CORONAVIRUS/Taiwan scientists develop rapid test for potential severe COVID-19 cases

06/30/2020 07:55 PM
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Cheng Chao-min (鄭兆珉), a professor at the university
Cheng Chao-min (鄭兆珉), a professor at the university's Institute of Biomedical Engineering.

Taipei, June 30 (CNA) Taiwanese researchers have developed a test kit that can detect potentially severe cases of COVID-19 in just two minutes, and it is now in the clinical trial phase, the research team leader said Tuesday.

The prototype of the rapid test kit was developed by National Tsing Hua University and Tri-Service General Hospital, Cheng Chao-min (鄭兆珉), a professor at the university's Institute of Biomedical Engineering, said during a presentation of the research project.

The research team is working with Italian hospitals and medical institutions to carry out clinical trials of the test, Cheng said.

The team has also filed an application with the U.S. Food and Drug Administration for emergency use authorization (EUA) of the test kit, based on the results of the clinical trials, he said.

Compared to mild COVID-19 cases, patients with severe infections of the disease have significantly higher levels of serum interleukin (IL‐6), a cytokine that triggers the body's immune and inflammatory response to fight infections, Cheng said.

The two-minute test works by measuring levels of IL-6 in human serum and can be used to help identify patients who are more likely to develop severe COVID-19 illness, he said.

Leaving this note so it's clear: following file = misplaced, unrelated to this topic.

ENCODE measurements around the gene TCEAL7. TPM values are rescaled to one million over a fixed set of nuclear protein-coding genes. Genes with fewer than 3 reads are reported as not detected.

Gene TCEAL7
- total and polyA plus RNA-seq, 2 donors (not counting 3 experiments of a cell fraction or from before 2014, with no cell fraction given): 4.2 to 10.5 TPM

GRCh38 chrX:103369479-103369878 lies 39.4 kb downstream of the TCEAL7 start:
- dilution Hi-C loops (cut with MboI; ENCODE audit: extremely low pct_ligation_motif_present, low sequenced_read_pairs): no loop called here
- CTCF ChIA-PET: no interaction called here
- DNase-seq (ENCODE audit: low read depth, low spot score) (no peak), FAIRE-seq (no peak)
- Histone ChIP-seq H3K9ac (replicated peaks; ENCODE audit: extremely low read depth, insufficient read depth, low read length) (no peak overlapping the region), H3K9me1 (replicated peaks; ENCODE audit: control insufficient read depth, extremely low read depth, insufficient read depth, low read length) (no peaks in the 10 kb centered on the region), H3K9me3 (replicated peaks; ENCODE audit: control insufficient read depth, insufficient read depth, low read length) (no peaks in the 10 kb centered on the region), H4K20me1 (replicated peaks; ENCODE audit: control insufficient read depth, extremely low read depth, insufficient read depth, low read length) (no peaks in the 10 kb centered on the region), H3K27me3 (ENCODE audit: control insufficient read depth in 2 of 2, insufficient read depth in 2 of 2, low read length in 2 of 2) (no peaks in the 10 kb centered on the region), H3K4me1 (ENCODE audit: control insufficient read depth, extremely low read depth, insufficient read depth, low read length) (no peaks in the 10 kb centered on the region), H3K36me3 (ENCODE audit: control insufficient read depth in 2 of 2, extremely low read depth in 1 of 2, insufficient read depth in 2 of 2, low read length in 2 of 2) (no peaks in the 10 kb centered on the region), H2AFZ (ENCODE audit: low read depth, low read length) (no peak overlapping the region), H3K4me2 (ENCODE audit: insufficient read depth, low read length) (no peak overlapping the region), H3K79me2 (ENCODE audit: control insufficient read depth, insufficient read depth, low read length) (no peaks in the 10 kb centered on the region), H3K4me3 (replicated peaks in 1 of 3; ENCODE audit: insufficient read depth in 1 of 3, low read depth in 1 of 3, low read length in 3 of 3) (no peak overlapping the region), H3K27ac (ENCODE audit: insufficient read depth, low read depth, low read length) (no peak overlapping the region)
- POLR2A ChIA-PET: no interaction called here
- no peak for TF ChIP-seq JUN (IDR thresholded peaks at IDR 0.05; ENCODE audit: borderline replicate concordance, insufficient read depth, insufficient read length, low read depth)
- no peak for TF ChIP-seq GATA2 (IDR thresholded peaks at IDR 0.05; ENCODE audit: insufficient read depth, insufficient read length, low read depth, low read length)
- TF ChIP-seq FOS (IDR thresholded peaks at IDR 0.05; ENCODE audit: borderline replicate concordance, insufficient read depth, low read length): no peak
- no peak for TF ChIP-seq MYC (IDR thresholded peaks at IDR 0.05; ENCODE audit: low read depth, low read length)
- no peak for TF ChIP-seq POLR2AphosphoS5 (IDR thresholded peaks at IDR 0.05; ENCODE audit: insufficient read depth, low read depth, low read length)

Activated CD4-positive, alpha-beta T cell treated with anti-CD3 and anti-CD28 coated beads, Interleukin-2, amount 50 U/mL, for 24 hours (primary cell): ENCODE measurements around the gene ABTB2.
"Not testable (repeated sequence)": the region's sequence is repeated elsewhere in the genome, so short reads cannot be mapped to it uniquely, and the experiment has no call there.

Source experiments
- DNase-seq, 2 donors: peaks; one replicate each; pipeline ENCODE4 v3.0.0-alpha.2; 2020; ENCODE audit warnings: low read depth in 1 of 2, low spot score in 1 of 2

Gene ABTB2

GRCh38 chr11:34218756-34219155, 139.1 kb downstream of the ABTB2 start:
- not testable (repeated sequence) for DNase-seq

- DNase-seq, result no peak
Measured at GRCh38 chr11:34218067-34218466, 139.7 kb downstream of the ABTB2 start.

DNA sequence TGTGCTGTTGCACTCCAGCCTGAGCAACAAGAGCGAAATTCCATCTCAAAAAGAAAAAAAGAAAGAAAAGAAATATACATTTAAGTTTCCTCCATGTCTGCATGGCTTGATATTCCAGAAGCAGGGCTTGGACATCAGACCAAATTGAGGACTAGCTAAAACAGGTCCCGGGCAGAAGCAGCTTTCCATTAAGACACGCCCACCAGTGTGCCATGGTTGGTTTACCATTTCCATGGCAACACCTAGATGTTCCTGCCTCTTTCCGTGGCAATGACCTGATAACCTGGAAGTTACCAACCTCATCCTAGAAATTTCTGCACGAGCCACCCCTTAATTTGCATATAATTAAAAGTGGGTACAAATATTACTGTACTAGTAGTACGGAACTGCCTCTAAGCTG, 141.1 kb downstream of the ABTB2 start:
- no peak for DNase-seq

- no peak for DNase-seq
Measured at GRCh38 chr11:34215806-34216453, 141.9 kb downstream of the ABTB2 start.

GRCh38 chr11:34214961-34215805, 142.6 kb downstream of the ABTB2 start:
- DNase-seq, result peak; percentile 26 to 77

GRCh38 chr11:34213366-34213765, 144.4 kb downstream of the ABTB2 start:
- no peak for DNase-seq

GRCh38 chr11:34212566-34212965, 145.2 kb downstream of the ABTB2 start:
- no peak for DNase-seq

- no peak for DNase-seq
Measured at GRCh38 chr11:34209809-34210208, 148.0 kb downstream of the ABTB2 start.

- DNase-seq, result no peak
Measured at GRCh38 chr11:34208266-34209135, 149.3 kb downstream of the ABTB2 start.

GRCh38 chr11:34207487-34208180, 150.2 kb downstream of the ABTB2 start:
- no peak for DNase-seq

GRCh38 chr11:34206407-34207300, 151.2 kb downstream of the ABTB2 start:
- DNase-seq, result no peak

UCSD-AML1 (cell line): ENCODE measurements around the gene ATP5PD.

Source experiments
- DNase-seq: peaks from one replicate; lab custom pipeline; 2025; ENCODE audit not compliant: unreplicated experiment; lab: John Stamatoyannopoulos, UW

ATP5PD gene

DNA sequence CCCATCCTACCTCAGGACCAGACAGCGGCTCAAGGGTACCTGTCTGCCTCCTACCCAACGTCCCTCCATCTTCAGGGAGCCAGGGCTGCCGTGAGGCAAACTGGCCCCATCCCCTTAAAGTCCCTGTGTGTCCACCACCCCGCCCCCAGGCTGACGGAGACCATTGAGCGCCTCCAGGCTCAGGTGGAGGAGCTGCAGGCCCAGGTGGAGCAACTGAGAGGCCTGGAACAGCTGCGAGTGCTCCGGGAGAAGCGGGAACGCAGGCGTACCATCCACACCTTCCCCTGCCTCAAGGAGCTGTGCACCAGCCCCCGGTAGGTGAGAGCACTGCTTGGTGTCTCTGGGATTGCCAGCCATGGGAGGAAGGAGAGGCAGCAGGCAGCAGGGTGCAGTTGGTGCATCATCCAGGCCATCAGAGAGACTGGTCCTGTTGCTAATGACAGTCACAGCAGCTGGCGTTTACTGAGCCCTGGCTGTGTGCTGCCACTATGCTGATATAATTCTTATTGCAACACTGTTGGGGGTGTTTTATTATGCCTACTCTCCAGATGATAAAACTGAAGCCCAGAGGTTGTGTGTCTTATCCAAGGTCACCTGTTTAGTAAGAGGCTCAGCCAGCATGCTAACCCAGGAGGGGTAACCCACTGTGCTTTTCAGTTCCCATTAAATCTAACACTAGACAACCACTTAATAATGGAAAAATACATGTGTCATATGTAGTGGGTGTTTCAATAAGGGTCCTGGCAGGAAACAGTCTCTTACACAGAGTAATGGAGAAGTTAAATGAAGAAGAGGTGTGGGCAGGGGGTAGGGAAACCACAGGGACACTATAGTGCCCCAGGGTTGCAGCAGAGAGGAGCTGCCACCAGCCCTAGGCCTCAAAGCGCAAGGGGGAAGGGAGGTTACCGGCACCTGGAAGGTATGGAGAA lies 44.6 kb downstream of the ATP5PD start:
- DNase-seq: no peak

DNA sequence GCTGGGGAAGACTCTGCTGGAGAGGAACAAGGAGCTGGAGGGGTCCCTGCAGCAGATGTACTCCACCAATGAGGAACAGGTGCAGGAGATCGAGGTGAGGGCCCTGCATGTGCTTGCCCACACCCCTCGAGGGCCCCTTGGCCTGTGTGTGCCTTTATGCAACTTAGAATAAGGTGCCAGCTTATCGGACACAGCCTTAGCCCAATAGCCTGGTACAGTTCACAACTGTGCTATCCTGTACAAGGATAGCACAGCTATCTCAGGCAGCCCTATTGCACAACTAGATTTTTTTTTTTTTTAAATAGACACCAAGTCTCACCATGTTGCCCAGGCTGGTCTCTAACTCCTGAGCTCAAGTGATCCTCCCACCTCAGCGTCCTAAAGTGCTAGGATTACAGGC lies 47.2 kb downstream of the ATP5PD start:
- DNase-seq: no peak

Two red lines on the test kit mean high levels of IL-6, thus signaling a possible severe COVID-19 infection, while one red line means low IL‐6 levels and likely mild symptoms, according to Cheng.

High levels of IL-6 can cause the immune system to begin attacking itself, unleashing a cytokine storm, which has been linked to the death of a number of COVID-19 patients, he said.

While people usually experience mild influenza-like symptoms in the early stages of COVID-19, they can quickly become seriously ill, therefore, it is crucial to identify those who are likely to develop severe COVID-19, to prevent death, Cheng said.

Meanwhile, Wang Yung-chih (王永志), a doctor at Tri-Service General Hospital's Department of Internal Medicine and a member of Cheng's research team, said that the IL-6 test can help to identify severe inflammatory response in COVID‑19 patients and thus assist in the assessment of the need for intubation and mechanical ventilation.

In a statement, National Tsing Hua University said it is looking forward to collaboration with business sector to mass produce the test kit.

(By Kuo Hsun-wen and Evelyn Kao)

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